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Interviews

Alex Machacek: A Very Tall Tale

By Published: June 29, 2010
If I had wanted to have an improvisational album then I would have asked for more interaction. But let's put it this way-I'm putting a musical magnifying glass on all those details that might be in danger of getting lost, unless you're one of those people who has great ears and hears everything in the first seconds, and that's not me.

AAJ: On the track "Minnemann's in Da House" you ask whether playing in 13/16 time is really difficult, to which he replies, "No." Was this to put your own mind at rest? How difficult was it to compose around this section?

AM: Well, Marco is really good at every odd meter and I'm not so good at it, and once we had this little talk and he said, "Oh, it's really easy, it's just a combination of two and three," and whenever we played some odd meter I always remember Marco told me how he counted, or how he could count. With the computer voice, I emulated how Marco would count that. I thought at this point in the album we need some comic relief. I thought if you've made it up to this point, you deserve a good laugh. It's also a little reminder that even if it doesn't sound really complicated it is actually really complicated, at least to me. For Marco it's easy, but that's Marco and that's me. Sometimes for me, yes, it is hard; I don't have a natural talent for any odd meters. I really have to practice that; it's difficult.

AAJ: Was there a particular part of Minnemann's drumming which caused you real difficulties to compose around?

AM: If you recompose around any part that's already rather dense, it's difficult because there isn't too much space for you. There's one song, "Sweet Torture"-Marco has a 9/16 ostinato going on and there is plenty of stuff going on over that. This makes it a bit more difficult, in terms of overall density, because Marco is already accompanying himself.

AAJ: Is there a barking dog in the background of "Eau De Conlon"?

AM: [laughs] No, that's your imagination. No animals were abused in the making of this record.

AAJ The only other musician on the CD, with the exception of your wife on vocals on one track, is trombonist Martin Ptak. Why involve just one musician? It just seems so close to none, especially considering you programmed all the other instruments.

AM: He's a friend of mine who stayed at my house, and I think he got a little bored and I said, "I'll give you something to do." I like the quality of the trombone, and he just happened to be at my house, so I thought, "Okay, that could be nice. Let's do it."

AAJ: So he was an accidental tourist.

AM: Yes. And with Sumitra on the second track, it's the same thing. I thought I wanted to do something like this, and next thing: "Hey, hey, can you sing this?" She sang it and I thought, "Hey, cool." So she just ended up doing these atmospheric vocals on one little part. Some people might think it's a sample and not a real singer, but it's her.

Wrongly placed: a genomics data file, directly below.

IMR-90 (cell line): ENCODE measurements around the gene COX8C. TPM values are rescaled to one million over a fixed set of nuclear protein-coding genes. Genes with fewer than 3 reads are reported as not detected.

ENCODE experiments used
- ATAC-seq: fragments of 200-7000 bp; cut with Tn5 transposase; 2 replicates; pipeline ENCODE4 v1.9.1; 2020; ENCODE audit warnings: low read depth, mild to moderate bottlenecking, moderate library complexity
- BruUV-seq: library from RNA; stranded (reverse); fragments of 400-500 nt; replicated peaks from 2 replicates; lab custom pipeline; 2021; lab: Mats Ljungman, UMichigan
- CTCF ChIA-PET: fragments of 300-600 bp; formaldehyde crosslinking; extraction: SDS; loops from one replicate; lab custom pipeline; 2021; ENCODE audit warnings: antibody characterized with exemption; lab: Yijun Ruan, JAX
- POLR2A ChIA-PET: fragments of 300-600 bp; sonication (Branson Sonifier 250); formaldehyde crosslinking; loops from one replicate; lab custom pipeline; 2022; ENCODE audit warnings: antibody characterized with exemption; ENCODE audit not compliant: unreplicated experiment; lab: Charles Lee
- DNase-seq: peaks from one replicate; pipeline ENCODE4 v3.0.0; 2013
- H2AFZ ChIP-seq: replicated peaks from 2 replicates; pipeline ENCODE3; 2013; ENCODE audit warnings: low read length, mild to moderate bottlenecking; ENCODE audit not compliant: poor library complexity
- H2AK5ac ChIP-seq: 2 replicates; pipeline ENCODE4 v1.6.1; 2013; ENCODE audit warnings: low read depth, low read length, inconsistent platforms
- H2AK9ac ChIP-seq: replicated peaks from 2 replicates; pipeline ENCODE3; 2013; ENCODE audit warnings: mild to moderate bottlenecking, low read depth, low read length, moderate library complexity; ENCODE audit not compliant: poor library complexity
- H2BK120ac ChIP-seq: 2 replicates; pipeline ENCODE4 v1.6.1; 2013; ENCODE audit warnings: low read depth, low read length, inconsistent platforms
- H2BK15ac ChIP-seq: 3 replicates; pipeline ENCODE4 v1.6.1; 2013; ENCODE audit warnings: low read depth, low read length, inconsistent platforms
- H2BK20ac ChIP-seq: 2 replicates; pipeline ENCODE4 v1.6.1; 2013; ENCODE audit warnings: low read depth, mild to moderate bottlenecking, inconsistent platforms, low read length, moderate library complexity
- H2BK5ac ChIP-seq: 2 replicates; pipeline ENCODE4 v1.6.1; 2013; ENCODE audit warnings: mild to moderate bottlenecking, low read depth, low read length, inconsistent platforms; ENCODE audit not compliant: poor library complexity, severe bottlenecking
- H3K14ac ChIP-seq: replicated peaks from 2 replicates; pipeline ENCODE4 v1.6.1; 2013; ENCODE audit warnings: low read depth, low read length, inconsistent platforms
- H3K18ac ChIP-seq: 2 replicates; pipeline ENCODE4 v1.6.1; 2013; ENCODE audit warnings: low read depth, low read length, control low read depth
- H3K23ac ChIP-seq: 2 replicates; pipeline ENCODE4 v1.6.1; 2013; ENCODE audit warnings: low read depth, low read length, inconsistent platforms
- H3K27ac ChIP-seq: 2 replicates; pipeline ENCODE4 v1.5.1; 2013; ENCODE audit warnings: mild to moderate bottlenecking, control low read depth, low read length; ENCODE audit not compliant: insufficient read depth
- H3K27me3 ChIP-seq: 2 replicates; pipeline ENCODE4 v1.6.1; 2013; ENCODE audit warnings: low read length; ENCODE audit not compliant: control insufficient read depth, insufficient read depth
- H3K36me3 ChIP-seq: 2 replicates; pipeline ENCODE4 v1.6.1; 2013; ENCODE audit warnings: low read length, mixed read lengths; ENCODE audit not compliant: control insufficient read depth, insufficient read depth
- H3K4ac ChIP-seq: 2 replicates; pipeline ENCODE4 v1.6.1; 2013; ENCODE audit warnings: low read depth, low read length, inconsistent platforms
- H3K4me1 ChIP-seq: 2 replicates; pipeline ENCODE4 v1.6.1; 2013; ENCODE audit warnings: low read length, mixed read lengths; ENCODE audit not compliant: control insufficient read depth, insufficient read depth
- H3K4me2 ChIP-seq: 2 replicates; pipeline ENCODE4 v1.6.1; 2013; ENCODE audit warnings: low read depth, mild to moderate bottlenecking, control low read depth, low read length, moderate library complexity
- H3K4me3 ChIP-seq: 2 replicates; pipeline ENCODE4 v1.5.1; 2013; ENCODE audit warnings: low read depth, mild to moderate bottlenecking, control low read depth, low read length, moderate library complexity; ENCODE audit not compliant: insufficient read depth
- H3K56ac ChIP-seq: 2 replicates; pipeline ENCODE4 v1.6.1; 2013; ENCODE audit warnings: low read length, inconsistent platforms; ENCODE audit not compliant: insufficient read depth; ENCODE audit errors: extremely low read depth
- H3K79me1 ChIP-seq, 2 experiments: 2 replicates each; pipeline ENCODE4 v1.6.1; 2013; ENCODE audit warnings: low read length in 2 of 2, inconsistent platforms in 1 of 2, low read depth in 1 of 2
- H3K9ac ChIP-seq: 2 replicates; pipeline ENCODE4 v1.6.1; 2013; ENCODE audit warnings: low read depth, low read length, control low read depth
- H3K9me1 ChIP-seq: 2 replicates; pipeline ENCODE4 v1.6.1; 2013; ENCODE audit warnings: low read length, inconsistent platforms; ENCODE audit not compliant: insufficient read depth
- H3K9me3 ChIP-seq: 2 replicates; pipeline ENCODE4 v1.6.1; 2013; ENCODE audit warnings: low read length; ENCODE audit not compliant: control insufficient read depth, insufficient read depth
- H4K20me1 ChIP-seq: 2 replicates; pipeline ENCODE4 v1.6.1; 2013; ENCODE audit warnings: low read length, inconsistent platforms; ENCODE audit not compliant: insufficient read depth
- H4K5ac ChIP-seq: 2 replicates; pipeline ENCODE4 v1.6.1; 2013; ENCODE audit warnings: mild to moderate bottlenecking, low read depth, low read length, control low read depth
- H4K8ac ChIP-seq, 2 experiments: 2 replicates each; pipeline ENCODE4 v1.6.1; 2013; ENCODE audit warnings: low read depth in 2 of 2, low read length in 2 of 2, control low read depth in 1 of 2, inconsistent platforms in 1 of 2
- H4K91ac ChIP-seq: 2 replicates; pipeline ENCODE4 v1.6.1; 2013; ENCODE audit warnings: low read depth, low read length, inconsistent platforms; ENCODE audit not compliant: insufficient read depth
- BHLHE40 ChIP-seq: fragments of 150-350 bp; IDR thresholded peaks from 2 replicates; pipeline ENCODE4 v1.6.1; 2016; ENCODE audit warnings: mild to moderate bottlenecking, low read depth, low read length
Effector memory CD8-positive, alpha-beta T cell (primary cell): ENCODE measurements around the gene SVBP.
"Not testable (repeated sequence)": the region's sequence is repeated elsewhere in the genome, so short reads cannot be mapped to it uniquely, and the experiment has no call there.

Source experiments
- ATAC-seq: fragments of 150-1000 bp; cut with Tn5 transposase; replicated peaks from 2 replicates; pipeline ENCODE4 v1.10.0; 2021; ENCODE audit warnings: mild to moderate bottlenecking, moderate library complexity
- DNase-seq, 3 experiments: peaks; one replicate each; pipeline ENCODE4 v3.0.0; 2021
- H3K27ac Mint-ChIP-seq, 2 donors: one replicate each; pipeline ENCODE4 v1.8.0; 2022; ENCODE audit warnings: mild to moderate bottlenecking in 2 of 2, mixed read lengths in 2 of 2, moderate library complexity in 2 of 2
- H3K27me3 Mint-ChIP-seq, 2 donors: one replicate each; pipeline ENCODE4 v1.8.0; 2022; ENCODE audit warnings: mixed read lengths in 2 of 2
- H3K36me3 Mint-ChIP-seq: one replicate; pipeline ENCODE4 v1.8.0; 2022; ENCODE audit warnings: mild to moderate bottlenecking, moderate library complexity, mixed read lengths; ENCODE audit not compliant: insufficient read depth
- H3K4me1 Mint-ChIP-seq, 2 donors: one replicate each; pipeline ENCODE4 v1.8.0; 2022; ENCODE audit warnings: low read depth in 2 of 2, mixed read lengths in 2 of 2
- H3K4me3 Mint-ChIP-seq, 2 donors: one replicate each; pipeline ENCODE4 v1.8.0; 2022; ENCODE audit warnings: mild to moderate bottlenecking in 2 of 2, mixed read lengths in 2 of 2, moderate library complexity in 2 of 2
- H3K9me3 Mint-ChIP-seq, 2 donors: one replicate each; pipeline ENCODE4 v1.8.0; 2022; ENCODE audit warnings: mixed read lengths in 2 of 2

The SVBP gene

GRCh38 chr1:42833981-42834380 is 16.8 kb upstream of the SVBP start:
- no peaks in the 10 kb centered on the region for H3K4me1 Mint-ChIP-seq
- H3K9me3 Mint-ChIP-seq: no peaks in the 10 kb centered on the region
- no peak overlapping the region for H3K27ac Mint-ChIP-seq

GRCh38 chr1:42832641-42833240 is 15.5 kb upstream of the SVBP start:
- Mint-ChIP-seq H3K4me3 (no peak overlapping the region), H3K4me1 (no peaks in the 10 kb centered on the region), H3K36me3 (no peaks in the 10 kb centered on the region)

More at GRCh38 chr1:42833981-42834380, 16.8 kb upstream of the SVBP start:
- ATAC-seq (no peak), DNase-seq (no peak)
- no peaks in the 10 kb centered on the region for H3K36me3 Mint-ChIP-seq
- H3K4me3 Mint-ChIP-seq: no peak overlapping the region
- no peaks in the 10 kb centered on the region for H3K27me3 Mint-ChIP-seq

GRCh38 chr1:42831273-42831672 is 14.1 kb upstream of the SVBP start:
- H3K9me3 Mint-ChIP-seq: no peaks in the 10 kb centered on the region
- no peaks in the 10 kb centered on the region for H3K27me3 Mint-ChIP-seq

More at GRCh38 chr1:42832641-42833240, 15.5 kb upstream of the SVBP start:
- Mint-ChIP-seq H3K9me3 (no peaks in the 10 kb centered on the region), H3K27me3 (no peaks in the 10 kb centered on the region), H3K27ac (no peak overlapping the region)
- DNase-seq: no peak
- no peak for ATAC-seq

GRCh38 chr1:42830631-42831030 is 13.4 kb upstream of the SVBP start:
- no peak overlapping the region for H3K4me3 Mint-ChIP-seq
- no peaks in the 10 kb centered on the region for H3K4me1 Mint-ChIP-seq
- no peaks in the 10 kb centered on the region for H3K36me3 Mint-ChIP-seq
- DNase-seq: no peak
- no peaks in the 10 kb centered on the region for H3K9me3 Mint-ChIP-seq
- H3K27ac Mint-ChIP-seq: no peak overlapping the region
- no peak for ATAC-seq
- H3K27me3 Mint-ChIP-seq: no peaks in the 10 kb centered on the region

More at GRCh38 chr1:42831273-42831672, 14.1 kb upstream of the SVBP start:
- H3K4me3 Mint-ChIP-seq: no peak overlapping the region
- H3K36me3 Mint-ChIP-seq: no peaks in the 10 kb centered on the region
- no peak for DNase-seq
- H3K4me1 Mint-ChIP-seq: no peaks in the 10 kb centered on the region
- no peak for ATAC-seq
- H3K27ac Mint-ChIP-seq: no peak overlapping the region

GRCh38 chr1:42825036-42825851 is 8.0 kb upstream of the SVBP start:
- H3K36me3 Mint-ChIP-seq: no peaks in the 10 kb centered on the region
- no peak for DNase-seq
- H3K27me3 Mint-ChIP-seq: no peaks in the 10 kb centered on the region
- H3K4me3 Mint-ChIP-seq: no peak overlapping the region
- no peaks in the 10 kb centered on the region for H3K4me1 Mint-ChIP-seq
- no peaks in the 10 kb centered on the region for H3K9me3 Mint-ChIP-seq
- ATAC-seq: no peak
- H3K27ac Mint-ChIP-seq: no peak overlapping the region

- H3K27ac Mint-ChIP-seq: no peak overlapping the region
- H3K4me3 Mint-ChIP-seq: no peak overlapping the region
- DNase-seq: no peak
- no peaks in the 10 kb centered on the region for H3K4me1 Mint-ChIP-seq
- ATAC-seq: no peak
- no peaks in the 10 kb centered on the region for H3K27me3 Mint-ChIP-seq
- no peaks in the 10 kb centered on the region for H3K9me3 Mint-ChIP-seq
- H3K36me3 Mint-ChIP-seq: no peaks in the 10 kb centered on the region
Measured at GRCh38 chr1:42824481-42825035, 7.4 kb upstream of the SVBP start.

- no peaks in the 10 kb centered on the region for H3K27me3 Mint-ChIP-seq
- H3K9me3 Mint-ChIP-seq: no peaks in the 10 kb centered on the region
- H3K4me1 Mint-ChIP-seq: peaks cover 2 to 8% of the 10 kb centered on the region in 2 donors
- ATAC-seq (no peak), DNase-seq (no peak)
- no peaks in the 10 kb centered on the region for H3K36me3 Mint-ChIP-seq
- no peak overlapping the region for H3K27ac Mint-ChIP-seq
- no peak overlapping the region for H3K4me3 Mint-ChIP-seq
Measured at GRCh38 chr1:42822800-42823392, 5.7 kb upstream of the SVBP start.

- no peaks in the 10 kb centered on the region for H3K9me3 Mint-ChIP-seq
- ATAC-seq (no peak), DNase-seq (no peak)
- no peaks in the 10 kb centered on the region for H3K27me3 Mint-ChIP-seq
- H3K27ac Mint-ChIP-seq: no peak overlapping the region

AAJ: I'm guessing it would be impossibly complicated to perform the whole piece live, no?

AM: [laughs] I guess. First of all, I would have to practice really hard, just on my parts. Secondly, there are so many guitar layers, so many tracks, and you would have to rehearse that. I'll say this-don't expect it to be played live. Actually, I wouldn't want to, because to me this album is done; next thing. It doesn't really lend itself to be played live.

AAJ: When you released [sic], you told All About Jazz that if you could record an album of entirely programmed music better than you were able to play it, you would. Do you think 24 tales maybe signals a change in direction towards more composed music? Do you have a desire to do a lot more composed music?

AM: Absolutely; a trio is nice and improvising is nice but I also really enjoy the compositional part. They are two different things and I'd get a little bored only doing one thing. The only problem with composed music is then being able to perform it live, because then you need rehearsals and it has to be playable.

I'm sure you know I'm a huge Frank Zappa
Frank Zappa
Frank Zappa
1940 - 1993
guitar, electric
fan, and you listen to some of the Zappa stuff and you think, "Wow, that's so nicely composed." I don't get bored listening to that. I like the process. Sometimes I get a little bit bored with the typical song format: solo, solo, solo, solo, head. Composition, I think, can never be underrated, or shouldn't be.

Selected Discography

Alex Machacek/Marco Minnemann, 24 Tales (Abstract Logix, 2010)

Alex Machacek/Neal Fountain/Jeff Sipe, Official Triangle Sessions (Abstract Logix, 2009)

Alex Machacek, Jeff Sipe, Mathew Garrison, Improvision (Abstract Logix, 2007)

Alex Machacek, [sic] (Abstract Logix, 2006)

The Out Trio, (DVD) Live at the Steamboat (Altitude Digital, 2004)

Sumitra, Indian Girl (Next Generation Enterprises, 2004)

BPM, Delete and Roll (Next Generation Enterprises, 2004)

The Next Generation of Sound, Musical Universal (Next Generation Enterprises, 2001)

Mc Hacek, Featuring Ourselves (Next Generation Enterprises, 1999)

Photo Credits


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